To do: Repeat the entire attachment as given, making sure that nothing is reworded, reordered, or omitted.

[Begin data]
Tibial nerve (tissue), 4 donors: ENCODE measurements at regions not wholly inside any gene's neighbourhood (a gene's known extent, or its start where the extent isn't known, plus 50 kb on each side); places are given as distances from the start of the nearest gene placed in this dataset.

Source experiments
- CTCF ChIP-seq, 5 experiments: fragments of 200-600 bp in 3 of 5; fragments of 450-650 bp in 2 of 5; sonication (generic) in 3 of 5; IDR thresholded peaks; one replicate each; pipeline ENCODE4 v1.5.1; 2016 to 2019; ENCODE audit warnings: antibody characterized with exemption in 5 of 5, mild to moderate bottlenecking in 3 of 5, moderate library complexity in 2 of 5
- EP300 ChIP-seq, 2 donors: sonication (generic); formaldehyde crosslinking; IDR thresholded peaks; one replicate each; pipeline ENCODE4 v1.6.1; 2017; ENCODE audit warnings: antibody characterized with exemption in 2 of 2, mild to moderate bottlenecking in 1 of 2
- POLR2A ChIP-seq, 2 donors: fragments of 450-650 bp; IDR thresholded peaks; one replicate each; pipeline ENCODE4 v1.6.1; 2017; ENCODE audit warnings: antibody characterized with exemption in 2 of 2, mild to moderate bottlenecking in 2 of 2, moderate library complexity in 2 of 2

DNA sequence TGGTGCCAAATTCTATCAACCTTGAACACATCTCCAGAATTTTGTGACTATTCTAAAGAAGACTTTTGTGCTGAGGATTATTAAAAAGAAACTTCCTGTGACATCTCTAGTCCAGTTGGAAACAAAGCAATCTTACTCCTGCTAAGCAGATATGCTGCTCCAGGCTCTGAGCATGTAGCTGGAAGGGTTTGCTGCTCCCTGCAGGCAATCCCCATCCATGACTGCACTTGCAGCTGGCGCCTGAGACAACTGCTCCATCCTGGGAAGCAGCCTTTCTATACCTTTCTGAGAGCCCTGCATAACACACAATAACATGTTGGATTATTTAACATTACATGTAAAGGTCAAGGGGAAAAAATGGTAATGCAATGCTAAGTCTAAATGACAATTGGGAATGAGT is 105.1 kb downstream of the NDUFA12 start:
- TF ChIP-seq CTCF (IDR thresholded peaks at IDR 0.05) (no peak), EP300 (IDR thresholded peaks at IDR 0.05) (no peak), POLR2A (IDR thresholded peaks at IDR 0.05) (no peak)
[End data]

Tibial nerve (tissue), 4 donors: ENCODE measurements at regions not wholly inside any gene's neighbourhood (a gene's known extent, or its start where the extent isn't known, plus 50 kb on each side); places are given as distances from the start of the nearest gene placed in this dataset.

Source experiments
- CTCF ChIP-seq, 5 experiments: fragments of 200-600 bp in 3 of 5; fragments of 450-650 bp in 2 of 5; sonication (generic) in 3 of 5; IDR thresholded peaks; one replicate each; pipeline ENCODE4 v1.5.1; 2016 to 2019; ENCODE audit warnings: antibody characterized with exemption in 5 of 5, mild to moderate bottlenecking in 3 of 5, moderate library complexity in 2 of 5
- EP300 ChIP-seq, 2 donors: sonication (generic); formaldehyde crosslinking; IDR thresholded peaks; one replicate each; pipeline ENCODE4 v1.6.1; 2017; ENCODE audit warnings: antibody characterized with exemption in 2 of 2, mild to moderate bottlenecking in 1 of 2
- POLR2A ChIP-seq, 2 donors: fragments of 450-650 bp; IDR thresholded peaks; one replicate each; pipeline ENCODE4 v1.6.1; 2017; ENCODE audit warnings: antibody characterized with exemption in 2 of 2, mild to moderate bottlenecking in 2 of 2, moderate library complexity in 2 of 2

DNA sequence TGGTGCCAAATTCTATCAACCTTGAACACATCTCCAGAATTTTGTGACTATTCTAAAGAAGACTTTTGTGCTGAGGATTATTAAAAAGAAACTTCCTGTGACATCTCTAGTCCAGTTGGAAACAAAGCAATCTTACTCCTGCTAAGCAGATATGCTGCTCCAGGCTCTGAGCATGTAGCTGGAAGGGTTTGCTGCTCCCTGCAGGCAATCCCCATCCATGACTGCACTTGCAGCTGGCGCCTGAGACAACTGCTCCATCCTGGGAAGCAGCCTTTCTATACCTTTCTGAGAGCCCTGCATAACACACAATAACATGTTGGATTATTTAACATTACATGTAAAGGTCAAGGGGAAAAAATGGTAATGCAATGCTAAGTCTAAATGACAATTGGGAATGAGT is 105.1 kb downstream of the NDUFA12 start:
- TF ChIP-seq CTCF (IDR thresholded peaks at IDR 0.05) (no peak), EP300 (IDR thresholded peaks at IDR 0.05) (no peak), POLR2A (IDR thresholded peaks at IDR 0.05) (no peak)